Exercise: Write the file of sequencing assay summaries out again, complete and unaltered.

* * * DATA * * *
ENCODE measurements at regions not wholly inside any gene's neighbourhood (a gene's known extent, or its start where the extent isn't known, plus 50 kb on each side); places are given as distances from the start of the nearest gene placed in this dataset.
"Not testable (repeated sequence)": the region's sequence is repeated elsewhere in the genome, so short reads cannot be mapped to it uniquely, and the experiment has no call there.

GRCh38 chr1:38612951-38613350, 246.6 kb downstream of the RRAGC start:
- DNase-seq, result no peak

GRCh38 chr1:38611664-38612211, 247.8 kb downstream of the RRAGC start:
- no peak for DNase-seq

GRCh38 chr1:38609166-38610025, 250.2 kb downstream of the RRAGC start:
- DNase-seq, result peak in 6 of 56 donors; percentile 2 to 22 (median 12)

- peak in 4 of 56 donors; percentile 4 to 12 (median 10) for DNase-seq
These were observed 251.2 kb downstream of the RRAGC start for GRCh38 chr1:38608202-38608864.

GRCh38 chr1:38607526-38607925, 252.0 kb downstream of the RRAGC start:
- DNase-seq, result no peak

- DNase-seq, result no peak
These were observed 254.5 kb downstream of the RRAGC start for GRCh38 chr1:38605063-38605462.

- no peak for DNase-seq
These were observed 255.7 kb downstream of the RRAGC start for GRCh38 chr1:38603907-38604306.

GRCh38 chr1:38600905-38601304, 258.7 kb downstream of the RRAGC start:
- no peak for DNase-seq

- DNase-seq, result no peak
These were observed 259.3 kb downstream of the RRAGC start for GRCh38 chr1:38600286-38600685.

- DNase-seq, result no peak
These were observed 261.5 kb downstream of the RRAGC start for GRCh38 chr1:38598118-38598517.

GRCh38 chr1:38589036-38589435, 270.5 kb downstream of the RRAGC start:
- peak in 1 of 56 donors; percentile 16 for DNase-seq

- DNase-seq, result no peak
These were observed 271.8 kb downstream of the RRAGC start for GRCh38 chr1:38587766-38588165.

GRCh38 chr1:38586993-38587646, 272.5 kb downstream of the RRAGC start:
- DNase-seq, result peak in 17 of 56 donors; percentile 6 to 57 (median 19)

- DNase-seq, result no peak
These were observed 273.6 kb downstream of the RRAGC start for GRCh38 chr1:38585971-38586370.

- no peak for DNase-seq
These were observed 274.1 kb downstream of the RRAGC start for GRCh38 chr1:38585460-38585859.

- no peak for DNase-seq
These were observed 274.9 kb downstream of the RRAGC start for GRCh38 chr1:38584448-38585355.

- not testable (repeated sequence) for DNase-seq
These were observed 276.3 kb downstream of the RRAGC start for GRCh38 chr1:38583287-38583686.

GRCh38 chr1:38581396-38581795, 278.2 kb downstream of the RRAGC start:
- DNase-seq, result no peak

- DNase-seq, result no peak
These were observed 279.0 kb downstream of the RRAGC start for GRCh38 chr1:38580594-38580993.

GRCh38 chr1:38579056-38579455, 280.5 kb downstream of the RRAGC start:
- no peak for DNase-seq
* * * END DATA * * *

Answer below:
ENCODE measurements at regions not wholly inside any gene's neighbourhood (a gene's known extent, or its start where the extent isn't known, plus 50 kb on each side); places are given as distances from the start of the nearest gene placed in this dataset.
"Not testable (repeated sequence)": the region's sequence is repeated elsewhere in the genome, so short reads cannot be mapped to it uniquely, and the experiment has no call there.

GRCh38 chr1:38612951-38613350, 246.6 kb downstream of the RRAGC start:
- DNase-seq, result no peak

GRCh38 chr1:38611664-38612211, 247.8 kb downstream of the RRAGC start:
- no peak for DNase-seq

GRCh38 chr1:38609166-38610025, 250.2 kb downstream of the RRAGC start:
- DNase-seq, result peak in 6 of 56 donors; percentile 2 to 22 (median 12)

- peak in 4 of 56 donors; percentile 4 to 12 (median 10) for DNase-seq
These were observed 251.2 kb downstream of the RRAGC start for GRCh38 chr1:38608202-38608864.

GRCh38 chr1:38607526-38607925, 252.0 kb downstream of the RRAGC start:
- DNase-seq, result no peak

- DNase-seq, result no peak
These were observed 254.5 kb downstream of the RRAGC start for GRCh38 chr1:38605063-38605462.

- no peak for DNase-seq
These were observed 255.7 kb downstream of the RRAGC start for GRCh38 chr1:38603907-38604306.

GRCh38 chr1:38600905-38601304, 258.7 kb downstream of the RRAGC start:
- no peak for DNase-seq

- DNase-seq, result no peak
These were observed 259.3 kb downstream of the RRAGC start for GRCh38 chr1:38600286-38600685.

- DNase-seq, result no peak
These were observed 261.5 kb downstream of the RRAGC start for GRCh38 chr1:38598118-38598517.

GRCh38 chr1:38589036-38589435, 270.5 kb downstream of the RRAGC start:
- peak in 1 of 56 donors; percentile 16 for DNase-seq

- DNase-seq, result no peak
These were observed 271.8 kb downstream of the RRAGC start for GRCh38 chr1:38587766-38588165.

GRCh38 chr1:38586993-38587646, 272.5 kb downstream of the RRAGC start:
- DNase-seq, result peak in 17 of 56 donors; percentile 6 to 57 (median 19)

- DNase-seq, result no peak
These were observed 273.6 kb downstream of the RRAGC start for GRCh38 chr1:38585971-38586370.

- no peak for DNase-seq
These were observed 274.1 kb downstream of the RRAGC start for GRCh38 chr1:38585460-38585859.

- no peak for DNase-seq
These were observed 274.9 kb downstream of the RRAGC start for GRCh38 chr1:38584448-38585355.

- not testable (repeated sequence) for DNase-seq
These were observed 276.3 kb downstream of the RRAGC start for GRCh38 chr1:38583287-38583686.

GRCh38 chr1:38581396-38581795, 278.2 kb downstream of the RRAGC start:
- DNase-seq, result no peak

- DNase-seq, result no peak
These were observed 279.0 kb downstream of the RRAGC start for GRCh38 chr1:38580594-38580993.

GRCh38 chr1:38579056-38579455, 280.5 kb downstream of the RRAGC start:
- no peak for DNase-seq